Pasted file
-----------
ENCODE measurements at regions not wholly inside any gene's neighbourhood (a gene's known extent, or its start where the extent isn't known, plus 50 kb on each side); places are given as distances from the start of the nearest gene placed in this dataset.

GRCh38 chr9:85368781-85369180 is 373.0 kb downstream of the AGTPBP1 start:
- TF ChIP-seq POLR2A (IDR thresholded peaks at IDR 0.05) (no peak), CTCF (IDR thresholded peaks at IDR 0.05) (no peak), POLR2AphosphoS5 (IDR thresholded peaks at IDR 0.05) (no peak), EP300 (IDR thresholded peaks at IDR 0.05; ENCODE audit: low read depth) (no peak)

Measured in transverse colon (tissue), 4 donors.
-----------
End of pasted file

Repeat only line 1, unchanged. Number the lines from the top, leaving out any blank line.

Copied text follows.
ENCODE measurements at regions not wholly inside any gene's neighbourhood (a gene's known extent, or its start where the extent isn't known, plus 50 kb on each side); places are given as distances from the start of the nearest gene placed in this dataset.